Intel eyes scalable FBC technology for 15nm and beyond

By James Montgomery, News Editor, and Debra Vogler, Senior Technical Editor, Solid State Technology

June 17, 2008 – Among the papers being presented by Intel at the VLSI Symposium (June 17-20 in Hawaii) is one describing fabrication of the smallest reported floating body cell (FBC) planar devices, with functional devices measuring down to 30nm gate length (#9.4, “A Scaled Floating Body Cell Memory with High-k + Metal Gate on Thin-Silicon and Thin-BOX for 15nm Node and Beyond”). FBC memories are potentially more dense than a conventional cache memory that uses six transistors, whereas an FBC memory uses only one. There is some overhead required to make it work, so the density benefit is expected to be ~3-4× better in bits/area for a given generation.

“FBC is a candidate for increased memory density compared to the standard six transistor cache memory that is used in all microprocessors today,” said Mike Mayberry, VP of Intel’s technology & manufacturing group and director of component research. He said that memories based on the technology potentially would be less costly than embedded DRAM because a special capacitor isn’t required (i.e., the capacitor is in the body of the cell). More bits within a given die area translates to faster computation.

This most recent FBC device (see Figure) is planar on very thin SOI, where the silicon layer is 22nm thick, and the buried oxide layer is 10nm thick. The thin buried oxide layer allows the use of lower voltage than currently needed on most other SOI-based devices. Intel says it has made cells down to a 30nm gate length, which translates to a cell size of 0.01μm2 or less — that’s more than a factor of 30× smaller than the size of the cache memory on the 45nm node Intel is shipping today.

Intel also said it was able to achieve good retention results for the devices with 60nm gate lengths, and has obtained excellent agreement between simulation and experiments. The current work is at the single cell level, so the next step is building a larger array to assess process variability, which may ultimately limit the scaling of the technology. Though no decision has been made on a product intercept for this FBC technology, Mayberry said that it is conceivable for the 16nm node or beyond.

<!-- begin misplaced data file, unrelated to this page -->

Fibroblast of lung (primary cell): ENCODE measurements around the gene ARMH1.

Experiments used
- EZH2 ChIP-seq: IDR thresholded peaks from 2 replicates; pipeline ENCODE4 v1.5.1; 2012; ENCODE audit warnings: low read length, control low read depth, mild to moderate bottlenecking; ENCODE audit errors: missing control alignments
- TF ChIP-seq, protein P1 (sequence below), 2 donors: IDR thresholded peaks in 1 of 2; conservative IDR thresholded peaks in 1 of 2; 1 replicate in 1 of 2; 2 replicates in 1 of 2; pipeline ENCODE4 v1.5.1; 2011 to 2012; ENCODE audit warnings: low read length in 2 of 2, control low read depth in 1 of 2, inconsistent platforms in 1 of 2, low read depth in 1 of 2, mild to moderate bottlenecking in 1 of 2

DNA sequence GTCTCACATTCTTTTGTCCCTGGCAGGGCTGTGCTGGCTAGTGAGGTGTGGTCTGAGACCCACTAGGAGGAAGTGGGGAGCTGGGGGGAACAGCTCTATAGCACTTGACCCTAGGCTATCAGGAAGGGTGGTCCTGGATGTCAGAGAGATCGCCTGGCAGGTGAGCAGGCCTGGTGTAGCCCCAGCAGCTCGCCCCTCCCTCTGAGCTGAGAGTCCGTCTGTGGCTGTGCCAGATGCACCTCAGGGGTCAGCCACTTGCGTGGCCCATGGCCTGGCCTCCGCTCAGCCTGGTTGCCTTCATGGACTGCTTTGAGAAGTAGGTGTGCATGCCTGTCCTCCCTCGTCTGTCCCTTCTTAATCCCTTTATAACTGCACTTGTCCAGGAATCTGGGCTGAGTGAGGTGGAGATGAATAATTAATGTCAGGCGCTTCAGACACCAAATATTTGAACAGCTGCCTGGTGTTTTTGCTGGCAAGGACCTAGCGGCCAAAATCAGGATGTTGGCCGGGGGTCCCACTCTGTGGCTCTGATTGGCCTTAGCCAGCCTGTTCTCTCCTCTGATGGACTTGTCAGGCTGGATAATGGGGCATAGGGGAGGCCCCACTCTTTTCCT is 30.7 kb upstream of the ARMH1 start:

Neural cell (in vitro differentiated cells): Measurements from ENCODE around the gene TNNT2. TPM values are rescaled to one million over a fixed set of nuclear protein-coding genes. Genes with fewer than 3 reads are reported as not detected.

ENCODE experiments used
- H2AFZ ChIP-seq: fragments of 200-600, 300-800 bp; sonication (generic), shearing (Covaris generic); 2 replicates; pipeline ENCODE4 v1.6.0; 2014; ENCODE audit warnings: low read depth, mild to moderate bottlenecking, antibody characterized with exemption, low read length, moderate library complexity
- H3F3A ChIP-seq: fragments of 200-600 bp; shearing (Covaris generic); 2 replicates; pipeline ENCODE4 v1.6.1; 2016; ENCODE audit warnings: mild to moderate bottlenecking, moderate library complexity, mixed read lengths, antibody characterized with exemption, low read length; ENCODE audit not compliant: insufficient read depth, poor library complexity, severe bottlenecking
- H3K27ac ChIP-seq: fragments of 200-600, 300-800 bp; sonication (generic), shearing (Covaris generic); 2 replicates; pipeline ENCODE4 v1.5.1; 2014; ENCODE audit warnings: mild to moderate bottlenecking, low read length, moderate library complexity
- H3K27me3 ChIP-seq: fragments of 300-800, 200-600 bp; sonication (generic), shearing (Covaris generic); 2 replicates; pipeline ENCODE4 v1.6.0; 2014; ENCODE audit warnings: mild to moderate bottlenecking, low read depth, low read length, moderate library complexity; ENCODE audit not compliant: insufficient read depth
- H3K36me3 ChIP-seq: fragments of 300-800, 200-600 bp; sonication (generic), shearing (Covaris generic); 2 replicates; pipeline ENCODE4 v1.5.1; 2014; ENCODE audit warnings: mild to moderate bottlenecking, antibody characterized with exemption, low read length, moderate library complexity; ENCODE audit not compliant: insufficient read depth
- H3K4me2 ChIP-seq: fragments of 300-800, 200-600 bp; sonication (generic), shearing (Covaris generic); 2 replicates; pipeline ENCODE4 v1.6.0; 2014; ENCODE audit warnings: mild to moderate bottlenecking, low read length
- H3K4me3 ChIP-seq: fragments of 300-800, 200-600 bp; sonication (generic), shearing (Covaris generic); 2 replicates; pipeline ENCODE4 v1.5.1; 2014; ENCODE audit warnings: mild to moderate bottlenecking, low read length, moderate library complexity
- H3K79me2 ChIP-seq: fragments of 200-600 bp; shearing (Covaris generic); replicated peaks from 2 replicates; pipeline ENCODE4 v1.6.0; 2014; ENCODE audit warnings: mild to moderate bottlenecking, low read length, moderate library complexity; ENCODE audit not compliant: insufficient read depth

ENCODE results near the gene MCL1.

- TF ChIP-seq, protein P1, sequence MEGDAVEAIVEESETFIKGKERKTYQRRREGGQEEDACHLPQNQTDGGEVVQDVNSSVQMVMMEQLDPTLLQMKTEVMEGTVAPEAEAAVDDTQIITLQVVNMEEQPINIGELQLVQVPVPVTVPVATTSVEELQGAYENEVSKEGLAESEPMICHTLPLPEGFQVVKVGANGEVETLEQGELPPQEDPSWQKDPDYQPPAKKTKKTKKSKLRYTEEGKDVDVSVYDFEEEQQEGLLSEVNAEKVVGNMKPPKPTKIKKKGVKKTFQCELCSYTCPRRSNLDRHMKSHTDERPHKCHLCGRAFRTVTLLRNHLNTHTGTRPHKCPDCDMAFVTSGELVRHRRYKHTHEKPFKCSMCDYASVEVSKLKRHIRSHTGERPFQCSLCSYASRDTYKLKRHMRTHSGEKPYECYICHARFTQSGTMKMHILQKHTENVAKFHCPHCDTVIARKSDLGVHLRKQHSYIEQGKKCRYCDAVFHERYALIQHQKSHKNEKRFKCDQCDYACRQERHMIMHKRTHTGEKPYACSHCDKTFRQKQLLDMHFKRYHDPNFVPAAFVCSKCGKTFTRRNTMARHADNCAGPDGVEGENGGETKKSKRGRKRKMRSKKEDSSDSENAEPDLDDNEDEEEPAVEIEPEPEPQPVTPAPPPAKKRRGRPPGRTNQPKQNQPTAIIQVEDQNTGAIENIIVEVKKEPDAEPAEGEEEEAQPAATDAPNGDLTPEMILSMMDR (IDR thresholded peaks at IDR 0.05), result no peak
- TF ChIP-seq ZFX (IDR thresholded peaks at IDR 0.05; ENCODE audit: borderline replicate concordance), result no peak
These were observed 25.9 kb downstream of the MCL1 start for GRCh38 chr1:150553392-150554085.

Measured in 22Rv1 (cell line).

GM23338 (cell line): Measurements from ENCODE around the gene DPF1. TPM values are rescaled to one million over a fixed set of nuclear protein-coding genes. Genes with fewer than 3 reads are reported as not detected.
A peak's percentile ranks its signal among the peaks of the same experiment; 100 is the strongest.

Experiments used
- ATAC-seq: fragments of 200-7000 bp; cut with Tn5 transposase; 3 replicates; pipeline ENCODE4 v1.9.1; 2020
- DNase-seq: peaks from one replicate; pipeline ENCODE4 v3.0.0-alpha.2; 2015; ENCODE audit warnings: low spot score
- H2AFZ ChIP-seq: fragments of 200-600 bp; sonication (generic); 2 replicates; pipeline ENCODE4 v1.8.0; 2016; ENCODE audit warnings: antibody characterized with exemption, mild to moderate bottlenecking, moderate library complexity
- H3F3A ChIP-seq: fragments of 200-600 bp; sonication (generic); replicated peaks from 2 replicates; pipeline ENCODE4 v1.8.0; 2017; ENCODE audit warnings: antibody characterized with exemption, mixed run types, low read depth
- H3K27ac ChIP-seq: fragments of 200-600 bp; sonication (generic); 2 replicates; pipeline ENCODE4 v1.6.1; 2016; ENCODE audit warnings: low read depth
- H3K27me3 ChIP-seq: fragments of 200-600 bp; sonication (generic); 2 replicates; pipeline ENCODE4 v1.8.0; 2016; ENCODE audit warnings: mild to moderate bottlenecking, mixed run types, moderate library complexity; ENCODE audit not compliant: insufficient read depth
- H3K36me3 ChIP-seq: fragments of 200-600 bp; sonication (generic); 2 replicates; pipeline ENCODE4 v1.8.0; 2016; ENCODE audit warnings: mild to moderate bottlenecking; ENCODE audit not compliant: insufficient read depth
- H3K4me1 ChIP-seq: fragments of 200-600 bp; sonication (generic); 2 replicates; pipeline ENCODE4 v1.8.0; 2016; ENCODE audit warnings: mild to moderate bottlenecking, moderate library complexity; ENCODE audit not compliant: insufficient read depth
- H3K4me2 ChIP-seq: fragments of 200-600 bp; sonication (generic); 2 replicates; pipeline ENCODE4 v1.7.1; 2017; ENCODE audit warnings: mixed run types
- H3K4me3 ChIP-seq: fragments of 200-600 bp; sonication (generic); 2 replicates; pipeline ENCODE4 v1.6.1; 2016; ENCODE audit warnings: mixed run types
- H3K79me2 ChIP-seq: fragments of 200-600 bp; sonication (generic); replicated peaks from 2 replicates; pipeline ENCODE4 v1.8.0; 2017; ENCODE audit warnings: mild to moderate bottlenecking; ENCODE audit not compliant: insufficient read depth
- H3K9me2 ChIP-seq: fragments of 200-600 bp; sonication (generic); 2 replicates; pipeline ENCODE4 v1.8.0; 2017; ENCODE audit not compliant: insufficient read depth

Asked during the presentation Q&A about extra manufacturing steps or hurdles with the new FBC cells, Mayberry indicated that lithography is not a challenge because it’s not different from what Intel currently uses at 45nm (implying 193nm dry litho). However, integration is very much an issue, he said. “The SOI we use is very thin so there’s a problem with creating the material (e.g., controlling film thickness),” explained Mayberry. Other challenges the company is addressing include making contact to the films and being able to land on the 22nm-thick silicon without punching through it.

Mayberry explained that Intel’s 3D modeling techniques for devices (e.g., exploring different conditions such as implant activation, gradients and doses, etc.) typically require calibration. The calibration is begun at one dimension and then the model is evaluated to see what it predicts for another dimension, followed by experiment and confirmation. J.M., D.V.


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